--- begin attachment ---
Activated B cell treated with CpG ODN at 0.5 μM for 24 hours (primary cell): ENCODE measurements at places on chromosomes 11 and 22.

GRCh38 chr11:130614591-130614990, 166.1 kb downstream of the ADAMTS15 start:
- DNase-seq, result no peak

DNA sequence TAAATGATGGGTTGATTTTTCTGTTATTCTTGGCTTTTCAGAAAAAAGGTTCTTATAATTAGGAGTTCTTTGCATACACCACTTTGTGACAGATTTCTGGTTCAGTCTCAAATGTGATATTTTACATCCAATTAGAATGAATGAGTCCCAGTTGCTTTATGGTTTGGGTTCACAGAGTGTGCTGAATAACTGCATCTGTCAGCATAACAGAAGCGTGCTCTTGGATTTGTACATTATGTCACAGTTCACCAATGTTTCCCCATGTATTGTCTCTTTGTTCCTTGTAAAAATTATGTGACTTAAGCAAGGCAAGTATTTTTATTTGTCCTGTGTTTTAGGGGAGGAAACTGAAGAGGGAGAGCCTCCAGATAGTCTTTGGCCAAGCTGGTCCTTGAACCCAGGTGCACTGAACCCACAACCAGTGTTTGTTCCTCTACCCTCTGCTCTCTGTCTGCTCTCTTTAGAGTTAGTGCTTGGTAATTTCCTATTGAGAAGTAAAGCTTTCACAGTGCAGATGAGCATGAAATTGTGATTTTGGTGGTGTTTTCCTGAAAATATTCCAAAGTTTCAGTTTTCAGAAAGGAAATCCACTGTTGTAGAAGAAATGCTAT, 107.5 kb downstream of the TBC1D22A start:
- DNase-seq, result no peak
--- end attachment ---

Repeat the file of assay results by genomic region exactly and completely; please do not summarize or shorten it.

Activated B cell treated with CpG ODN at 0.5 μM for 24 hours (primary cell): ENCODE measurements at places on chromosomes 11 and 22.

GRCh38 chr11:130614591-130614990, 166.1 kb downstream of the ADAMTS15 start:
- DNase-seq, result no peak

DNA sequence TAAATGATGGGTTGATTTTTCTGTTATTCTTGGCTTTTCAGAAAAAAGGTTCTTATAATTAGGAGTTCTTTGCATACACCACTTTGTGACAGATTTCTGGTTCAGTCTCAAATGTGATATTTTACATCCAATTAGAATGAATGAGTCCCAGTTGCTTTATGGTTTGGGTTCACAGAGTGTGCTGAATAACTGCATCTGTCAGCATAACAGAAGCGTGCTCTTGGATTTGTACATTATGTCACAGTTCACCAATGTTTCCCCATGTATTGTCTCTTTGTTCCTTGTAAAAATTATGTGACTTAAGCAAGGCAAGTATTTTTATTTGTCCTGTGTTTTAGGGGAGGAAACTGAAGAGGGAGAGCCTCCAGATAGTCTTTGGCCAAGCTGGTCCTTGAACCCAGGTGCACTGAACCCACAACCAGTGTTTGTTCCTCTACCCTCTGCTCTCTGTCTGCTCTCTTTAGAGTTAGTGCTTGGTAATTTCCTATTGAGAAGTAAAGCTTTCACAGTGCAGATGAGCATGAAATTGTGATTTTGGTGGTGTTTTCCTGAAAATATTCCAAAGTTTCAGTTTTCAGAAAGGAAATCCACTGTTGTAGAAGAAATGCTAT, 107.5 kb downstream of the TBC1D22A start:
- DNase-seq, result no peak